Part of the appeal of a genuine Gibson Les Paul is all that fantastic tonewood: a mahogany body with a lustrous maple top. Yet many a guitarist will admit that Les Pauls can sometimes be heavy.

I was recently at the studio of a top U.K. guitarist/producer and played one of his Les Paul Standards. A wine red ’91, retro-fitted with a Bigbsy. Beautiful guitar, everything a Gibson Les Paul should be – but, boy, was it heavy. It must have been 11lbs. All good for maximum tone in theory, but sometimes not so good for your back.

Some players like a super-solid Gibson Les Paul’s weight. Dan Hawkins of Brit rockers The Darkness tells, “Les Pauls are heavy for some, but to me anything else feels like it may not even last one song. Although that’s possibly down to my rough technique!

“I actually like the weight. I’ve always loved full-on Les Pauls. It seems to translate to the sound as well. What’s wrong with people? Guitarists need to ‘man-up’ and play heavy Les Pauls! Then again, I do tend to walk with a hunch these days!”

Indeed. But Thin Lizzy legend Scott Gorham, now in Black Star Riders, thinks lighter Les Pauls are a godsend. He’s suffered back problems in the past and is now delighted with new “weight relief” Gibson Les Pauls, particularly his Axcess model.

“I walked into the Gibson showroom in London a few years ago and got one. It’s extremely light compared to an old Les Paul Standard, because it’s chambered. And it’s got great access to the top frets, better than ever.”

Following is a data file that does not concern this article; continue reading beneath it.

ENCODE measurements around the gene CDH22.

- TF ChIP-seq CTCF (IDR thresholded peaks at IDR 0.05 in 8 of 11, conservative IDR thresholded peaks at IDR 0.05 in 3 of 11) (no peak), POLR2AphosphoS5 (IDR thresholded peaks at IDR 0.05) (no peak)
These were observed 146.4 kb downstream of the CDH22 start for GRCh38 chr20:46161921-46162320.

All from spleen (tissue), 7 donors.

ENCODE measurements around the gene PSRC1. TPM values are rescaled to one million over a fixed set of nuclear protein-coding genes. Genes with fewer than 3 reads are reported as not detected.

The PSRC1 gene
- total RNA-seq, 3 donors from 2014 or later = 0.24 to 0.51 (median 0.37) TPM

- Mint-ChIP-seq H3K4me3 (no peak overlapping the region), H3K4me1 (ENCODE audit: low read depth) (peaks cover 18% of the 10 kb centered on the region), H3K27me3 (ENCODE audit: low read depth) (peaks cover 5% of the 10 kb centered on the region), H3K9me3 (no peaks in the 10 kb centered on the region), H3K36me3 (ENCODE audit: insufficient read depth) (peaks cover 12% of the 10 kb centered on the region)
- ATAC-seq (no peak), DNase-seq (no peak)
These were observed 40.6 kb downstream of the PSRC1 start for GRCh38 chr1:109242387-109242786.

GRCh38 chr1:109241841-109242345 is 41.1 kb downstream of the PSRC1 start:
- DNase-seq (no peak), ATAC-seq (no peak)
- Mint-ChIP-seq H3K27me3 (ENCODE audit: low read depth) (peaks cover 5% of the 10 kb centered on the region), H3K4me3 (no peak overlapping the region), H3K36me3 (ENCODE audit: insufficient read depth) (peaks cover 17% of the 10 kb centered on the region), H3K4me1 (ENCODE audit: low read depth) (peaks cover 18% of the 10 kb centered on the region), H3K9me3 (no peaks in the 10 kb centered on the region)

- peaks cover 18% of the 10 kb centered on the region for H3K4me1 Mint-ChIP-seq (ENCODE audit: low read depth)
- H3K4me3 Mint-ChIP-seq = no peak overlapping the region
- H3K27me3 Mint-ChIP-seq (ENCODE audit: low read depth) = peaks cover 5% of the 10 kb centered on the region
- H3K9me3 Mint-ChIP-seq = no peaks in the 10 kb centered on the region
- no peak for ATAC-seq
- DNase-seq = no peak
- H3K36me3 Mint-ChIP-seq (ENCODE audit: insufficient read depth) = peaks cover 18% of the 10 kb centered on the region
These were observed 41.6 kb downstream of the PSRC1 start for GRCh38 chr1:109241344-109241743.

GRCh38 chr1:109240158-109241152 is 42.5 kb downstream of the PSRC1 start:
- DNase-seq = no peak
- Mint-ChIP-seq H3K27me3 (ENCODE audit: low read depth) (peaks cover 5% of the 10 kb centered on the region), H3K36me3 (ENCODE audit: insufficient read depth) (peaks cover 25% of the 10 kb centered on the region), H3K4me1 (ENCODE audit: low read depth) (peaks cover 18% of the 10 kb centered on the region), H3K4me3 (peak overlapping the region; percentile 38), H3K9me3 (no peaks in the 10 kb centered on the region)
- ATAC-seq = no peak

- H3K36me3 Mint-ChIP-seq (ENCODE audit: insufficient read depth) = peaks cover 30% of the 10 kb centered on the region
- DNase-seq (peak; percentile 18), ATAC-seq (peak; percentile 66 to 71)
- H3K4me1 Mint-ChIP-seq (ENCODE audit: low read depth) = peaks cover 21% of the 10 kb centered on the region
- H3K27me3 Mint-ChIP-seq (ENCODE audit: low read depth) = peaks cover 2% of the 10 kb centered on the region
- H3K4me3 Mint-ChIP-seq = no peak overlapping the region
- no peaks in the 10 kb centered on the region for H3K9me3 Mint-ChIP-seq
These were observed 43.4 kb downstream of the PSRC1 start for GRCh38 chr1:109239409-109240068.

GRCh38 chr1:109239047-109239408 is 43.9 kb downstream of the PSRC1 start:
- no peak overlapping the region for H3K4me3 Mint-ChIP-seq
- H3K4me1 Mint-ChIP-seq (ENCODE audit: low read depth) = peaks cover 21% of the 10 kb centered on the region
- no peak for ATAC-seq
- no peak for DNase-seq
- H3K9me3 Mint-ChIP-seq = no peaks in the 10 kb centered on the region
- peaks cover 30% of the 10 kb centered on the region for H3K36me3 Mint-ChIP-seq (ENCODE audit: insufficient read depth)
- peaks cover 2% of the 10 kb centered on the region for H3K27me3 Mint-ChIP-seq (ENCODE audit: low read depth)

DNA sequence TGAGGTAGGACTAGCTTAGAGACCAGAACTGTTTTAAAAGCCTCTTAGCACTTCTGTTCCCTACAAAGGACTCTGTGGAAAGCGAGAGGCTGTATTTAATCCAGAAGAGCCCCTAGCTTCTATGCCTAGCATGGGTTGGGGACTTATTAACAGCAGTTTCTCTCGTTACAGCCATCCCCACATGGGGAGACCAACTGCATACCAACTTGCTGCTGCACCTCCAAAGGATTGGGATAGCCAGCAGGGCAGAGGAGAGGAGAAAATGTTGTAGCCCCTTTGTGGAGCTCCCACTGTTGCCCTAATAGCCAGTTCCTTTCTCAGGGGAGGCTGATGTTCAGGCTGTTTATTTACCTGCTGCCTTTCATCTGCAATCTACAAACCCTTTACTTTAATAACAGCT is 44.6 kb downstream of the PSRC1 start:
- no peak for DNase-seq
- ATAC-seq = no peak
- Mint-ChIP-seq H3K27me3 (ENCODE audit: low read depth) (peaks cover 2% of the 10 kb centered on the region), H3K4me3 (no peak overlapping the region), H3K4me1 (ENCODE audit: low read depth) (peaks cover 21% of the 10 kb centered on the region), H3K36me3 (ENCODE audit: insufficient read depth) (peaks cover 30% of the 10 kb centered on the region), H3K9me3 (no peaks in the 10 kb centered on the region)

So, what to do? The good news is that many Gibson’s 2014 New Model Les Pauls have weight relief. You won’t lose tone, but you will feel a lighter, better Les Paul.

Holes in a Solidbody

Gibson has been making weight relief/chambered Les Pauls for many years. It started in the ‘80s. Gibson Master Luthier Jim DeCola says “If you play a batch of weight-relieved Les Pauls and a batch of non-weight-relieved Les Pauls they will all have slight variations in tone even between those of the same type. But you’re very unlikely to hear consistent differences between the weight-relieved and non-weight-relieve guitars.

“If anything, the weight relieving enhances the resonance, which I feel helps with the sustain.”

Over the years, Gibson has introduced various ways of lightening your Les Paul load. Here’s a brief guide to three Gibson techniques.

1. “ Traditional Weight Relief”

Gibson Traditional Weight Relief

Nine round holes in a Les Paul’s mahogany body before the maple top is attached. The holes are strategically placed in the lower bouts on the bass-side of the guitar. The result, DeCola says, “is a guitar that’s lighter than a non-weight-relieved guitar, but which still has some weight to it and feels solid.”

2. “Chambered”

Gibson Chambered Weight Relief

A unique guitar-building technique, akin – in some ways – to a Gibson semi-acoustic but with all the looks of a trad Gibson Les Paul. “This is the most dramatic technique,” says DeCola, “and results in a guitar that almost has more of an acoustic resonance to it.”

3. “Modern Weight Relief”

Gibson Modern Weight Relief

This is the deal for 2014. Smaller, elliptical sound-chambers inside a Les Paul’s mahogany body. Fully “chambered” LPs can, some argue, feedback like a semi. Modern Weight Relief solves all that.

So you get a full-sounding Les Paul but lighter to play. And still with the mahogany/maple tonewood combo of a classic Gibson Les Paul.

Try the Gibson 2014 models and find out if weight relief makes a difference to you.